21 January 1999 Edition
South Galway Republicans were saddened at the loss of a friend and comrade of many years standing recently when John Cahill passed away. The large attendance at the funeral showed the high esteem he was held in, as his tricolour draped coffin was laid to rest.
John Cahill had a long and honourable association with the Republican movement in Galway, as a Volunteer in the IRA and as a loyal supporter in the four decades since the Fifties campaign. Like so many others, John's door was always open to Republicans and many benefitted from his kindness.
For many years John was associated with the Gort and South Galway Easter Commemorations, and was a member of the Shanaglish Commemoration Committee which organises the annual wreath laying at the Loughnane Brothers grave, and keeps the memory of their sacrifice alive in the locality.
In his funeral oration in both Irish and English John Landers, a friend and comrade of John Cahill, said that the whole Republican family in South Galway expressed their sincere condolences to John's greiving widow, Margaret, on her bereavement and assured her of their continuing support and friendship.
``The success of our struggle has alway been guaranteed by the John Cahills of this world, comrades who never lost sight of our goals and who remained loyal in good times and bad''.
Peter McCallion was born to Maureen and Mickey and shared his childhood with two brothers and six sisters, all of whom will dearly miss him. Closest to Peter's heart is his wife Annmarie and their four children.
Peter's life was no different from any number of us. As a nationalist and a Republican he witnessed all the oppression of the early seventies; the daily raids and arrests; the armoured cars and foot patrols; and especially the harassment of continually being stopped and abused by the British crown forces.
It is little wonder that Peter, at the age of 15, joined na Fianna Eireann and quickly moved through the ranks to become a senior figure.
Peter was a happy-go-lucky and popular figure in the area who enjoyed the craic, the Shantallow hop and, particularly, Status Quo. Amongst his friends in those days were Volunteers Michael Meenan and Eamon `Bronco' Bradley who both lost their lives on active service.
When he was 17 Peter joined the ranks of Oglaigh na hEireann and took charge of his unit as they participated in numerous operations whilst he immersed himself in all aspects of our struggle. In August 1976 Peter was arrested and charged with a sniper attack on a British army patrol.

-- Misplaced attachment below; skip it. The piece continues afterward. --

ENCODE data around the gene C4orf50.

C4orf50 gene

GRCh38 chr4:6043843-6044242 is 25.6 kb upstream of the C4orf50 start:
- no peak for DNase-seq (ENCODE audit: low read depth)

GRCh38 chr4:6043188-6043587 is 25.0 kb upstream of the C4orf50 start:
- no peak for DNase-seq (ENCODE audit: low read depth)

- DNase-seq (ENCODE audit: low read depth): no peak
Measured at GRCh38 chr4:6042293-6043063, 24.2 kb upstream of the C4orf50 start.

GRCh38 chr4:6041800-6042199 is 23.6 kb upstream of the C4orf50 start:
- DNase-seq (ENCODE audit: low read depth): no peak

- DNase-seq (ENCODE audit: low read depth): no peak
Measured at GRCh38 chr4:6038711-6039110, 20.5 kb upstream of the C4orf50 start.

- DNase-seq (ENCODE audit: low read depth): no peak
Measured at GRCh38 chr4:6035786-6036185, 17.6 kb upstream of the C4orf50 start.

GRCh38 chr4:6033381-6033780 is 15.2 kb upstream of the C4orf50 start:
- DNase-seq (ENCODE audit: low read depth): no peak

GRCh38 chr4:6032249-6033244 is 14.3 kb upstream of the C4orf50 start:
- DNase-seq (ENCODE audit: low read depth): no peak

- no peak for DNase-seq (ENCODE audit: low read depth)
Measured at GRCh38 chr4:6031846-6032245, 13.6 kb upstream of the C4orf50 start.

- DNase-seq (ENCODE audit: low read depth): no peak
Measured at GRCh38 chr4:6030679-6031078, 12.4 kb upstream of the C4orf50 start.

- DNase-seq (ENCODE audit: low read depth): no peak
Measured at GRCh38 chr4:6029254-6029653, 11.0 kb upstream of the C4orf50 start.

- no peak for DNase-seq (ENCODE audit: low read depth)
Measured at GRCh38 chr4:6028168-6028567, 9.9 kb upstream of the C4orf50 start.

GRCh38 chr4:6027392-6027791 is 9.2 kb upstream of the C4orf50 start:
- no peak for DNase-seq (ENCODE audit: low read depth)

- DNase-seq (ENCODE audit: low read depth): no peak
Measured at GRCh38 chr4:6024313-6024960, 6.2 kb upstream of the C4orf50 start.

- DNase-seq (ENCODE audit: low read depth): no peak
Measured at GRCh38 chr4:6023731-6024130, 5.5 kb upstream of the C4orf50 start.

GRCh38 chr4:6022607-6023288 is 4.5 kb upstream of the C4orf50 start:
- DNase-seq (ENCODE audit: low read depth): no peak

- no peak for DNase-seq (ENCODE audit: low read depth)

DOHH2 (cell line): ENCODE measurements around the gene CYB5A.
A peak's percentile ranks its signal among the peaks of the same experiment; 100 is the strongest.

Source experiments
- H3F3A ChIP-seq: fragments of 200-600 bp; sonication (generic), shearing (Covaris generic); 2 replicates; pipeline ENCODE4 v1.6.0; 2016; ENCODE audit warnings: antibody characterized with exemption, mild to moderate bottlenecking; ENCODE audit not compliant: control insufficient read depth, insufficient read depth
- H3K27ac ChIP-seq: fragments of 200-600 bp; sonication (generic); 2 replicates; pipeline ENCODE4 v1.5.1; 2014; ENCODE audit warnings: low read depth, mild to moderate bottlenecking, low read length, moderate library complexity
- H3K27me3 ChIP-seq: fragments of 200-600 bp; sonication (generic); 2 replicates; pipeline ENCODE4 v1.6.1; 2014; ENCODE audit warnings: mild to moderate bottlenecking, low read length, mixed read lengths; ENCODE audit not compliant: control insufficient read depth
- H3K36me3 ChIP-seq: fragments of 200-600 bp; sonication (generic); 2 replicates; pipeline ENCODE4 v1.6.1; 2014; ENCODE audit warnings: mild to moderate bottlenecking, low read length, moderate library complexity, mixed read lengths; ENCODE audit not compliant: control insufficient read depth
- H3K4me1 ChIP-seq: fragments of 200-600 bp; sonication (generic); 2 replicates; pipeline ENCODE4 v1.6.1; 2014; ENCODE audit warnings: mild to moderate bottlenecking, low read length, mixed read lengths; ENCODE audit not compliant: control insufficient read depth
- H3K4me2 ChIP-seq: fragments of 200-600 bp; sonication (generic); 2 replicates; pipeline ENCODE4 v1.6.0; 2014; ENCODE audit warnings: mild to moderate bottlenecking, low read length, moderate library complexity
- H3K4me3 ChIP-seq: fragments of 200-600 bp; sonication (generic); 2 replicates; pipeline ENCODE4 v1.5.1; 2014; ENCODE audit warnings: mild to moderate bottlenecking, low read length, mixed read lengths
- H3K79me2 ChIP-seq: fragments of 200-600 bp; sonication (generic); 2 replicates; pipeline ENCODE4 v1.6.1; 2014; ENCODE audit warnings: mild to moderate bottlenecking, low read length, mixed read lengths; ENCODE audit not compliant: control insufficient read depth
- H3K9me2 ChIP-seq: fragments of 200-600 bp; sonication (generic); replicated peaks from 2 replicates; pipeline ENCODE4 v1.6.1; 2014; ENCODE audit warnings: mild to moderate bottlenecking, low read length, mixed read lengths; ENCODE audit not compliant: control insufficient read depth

While on remand Peter took part in all the protests for segregation and political status. After a lengthy period on remand he was sentenced in the Diplock courts to 18 years imprisonment. Like his comrades before him Peter went directly on to the blanket protest where he endured the hardships which confronted the blanketmen.
Upon his release Peter found himself a job as a painter but still continued in his own discreet way to help and support the Republican struggle.
Through time he met Annmarie, a friend from his younger days. When they married everyone expressed their delight for the couple commenting that they were made for each other. Peter's proudest moment was the birth of their son Connor just over a year ago. Peter also became a father to Annmarie's three other children whom he loved very much.
To Annmarie and the children and to Mr. and Mrs. McCallion and family, the republican movement extends heartfelt sympathy.
When Terence McGonigle died on 7 November 1998, South Derry and the Magherafelt area in particular, lost one of the fiercest opponents of British and unionist rule that the area had ever known.
A hard working man, they came no straighter than Terence, and if something was to be said, Terence said it.
An avid reader who could converse on any subject, Terence enjoyed debate. He was often the man who started a debate and was always there at the finish.
An ever present member of the County Derry PDF Terence was a regular collector at Magherafelt and Milltown chapels, untill ill health took its toll a number of years ago.
The esteem in which he was held was evident by the numbers who called to the wake in his sister Susan's house. Republicans who spanned his lifetime mingled with his neighbours from Magherafelt and Newbridge, where he spent his last years. Ex-prisoners' and prisoners' families from all of County Derry, South West Antrim and East Tyrone were present at his funeral.
To his sister Susan, brother Tommy and family circle, the Republican Movement extends its sincere sympathy.